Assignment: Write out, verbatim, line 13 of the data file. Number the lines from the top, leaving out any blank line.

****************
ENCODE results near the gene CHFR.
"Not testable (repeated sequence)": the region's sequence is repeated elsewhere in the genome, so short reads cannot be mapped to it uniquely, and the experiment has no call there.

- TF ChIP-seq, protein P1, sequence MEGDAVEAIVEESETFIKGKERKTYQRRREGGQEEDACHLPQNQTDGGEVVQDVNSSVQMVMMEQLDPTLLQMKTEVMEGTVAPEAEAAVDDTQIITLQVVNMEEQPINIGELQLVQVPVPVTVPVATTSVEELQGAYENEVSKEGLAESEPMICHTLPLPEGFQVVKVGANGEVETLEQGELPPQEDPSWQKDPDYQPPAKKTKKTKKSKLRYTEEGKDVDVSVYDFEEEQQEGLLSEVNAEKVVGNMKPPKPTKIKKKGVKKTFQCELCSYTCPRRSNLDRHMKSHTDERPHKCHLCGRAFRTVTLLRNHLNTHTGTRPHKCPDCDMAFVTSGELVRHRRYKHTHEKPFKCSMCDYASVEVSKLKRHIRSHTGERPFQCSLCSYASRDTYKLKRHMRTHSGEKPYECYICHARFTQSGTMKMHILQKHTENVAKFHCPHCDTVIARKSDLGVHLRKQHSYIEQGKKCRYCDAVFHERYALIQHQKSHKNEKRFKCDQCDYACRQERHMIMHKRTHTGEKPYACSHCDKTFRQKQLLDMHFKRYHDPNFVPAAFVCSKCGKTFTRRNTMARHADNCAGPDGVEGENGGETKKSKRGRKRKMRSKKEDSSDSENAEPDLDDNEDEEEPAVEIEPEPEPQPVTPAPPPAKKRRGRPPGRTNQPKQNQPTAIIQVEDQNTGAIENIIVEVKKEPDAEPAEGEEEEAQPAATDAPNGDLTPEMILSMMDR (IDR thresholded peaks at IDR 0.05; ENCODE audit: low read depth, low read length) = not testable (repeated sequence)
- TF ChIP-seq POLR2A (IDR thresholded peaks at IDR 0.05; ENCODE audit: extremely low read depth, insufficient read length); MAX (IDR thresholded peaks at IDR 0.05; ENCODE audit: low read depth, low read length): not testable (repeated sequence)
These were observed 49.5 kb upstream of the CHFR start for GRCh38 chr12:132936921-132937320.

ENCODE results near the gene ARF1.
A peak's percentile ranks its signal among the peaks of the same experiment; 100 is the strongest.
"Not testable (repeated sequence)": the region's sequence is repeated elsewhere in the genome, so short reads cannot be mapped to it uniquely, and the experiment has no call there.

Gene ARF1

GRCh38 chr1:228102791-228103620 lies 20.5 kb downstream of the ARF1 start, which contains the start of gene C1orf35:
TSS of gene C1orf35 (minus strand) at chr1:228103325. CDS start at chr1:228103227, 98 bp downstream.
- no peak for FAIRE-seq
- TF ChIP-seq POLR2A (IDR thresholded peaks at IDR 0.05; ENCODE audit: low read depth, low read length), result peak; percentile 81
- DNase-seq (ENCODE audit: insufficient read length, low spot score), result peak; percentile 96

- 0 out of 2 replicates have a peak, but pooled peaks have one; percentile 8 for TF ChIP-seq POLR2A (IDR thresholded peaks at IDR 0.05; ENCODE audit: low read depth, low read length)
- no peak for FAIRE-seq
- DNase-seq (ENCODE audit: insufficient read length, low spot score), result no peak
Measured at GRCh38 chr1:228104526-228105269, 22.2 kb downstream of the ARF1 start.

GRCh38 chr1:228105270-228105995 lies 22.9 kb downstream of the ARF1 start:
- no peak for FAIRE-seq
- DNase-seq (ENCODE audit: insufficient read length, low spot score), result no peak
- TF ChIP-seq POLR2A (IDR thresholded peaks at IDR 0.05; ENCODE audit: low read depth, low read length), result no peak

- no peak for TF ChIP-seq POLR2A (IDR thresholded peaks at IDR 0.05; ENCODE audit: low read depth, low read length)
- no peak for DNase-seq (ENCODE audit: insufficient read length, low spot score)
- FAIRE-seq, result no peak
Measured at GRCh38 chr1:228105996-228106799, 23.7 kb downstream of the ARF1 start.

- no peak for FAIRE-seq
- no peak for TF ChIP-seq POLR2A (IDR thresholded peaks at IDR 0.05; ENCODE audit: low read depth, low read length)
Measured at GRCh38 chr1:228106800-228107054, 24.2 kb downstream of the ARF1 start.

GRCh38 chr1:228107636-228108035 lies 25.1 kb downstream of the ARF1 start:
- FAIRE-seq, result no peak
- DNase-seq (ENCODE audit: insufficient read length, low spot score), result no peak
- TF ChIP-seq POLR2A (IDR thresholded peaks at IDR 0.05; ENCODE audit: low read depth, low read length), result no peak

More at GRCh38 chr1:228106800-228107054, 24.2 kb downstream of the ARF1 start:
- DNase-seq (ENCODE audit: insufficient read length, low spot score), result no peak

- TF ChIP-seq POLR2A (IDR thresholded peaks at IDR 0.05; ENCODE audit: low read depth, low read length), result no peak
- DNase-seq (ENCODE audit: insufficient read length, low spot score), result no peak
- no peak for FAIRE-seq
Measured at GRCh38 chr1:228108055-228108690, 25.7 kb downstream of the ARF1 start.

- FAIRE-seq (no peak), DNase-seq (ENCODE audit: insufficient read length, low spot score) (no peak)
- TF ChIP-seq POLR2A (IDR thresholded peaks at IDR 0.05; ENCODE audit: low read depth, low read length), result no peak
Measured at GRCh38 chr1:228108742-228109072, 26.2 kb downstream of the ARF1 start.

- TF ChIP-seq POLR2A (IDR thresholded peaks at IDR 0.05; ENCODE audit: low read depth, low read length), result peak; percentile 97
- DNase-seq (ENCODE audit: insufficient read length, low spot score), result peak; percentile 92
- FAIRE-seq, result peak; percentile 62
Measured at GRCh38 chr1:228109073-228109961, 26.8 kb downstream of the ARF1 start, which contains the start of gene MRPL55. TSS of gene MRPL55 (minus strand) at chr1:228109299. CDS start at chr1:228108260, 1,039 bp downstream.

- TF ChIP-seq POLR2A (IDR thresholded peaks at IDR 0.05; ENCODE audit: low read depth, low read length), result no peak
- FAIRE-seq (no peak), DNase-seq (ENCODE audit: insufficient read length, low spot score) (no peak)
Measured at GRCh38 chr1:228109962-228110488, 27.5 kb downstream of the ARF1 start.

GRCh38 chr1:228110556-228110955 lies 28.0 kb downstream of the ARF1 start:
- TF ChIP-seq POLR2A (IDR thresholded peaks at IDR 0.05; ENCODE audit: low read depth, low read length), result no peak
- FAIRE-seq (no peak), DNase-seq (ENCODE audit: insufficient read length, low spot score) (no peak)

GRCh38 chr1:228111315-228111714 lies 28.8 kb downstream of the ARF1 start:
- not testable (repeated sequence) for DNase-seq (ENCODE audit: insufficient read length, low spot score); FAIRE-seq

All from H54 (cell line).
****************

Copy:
- TF ChIP-seq POLR2A (IDR thresholded peaks at IDR 0.05; ENCODE audit: low read depth, low read length), result peak; percentile 81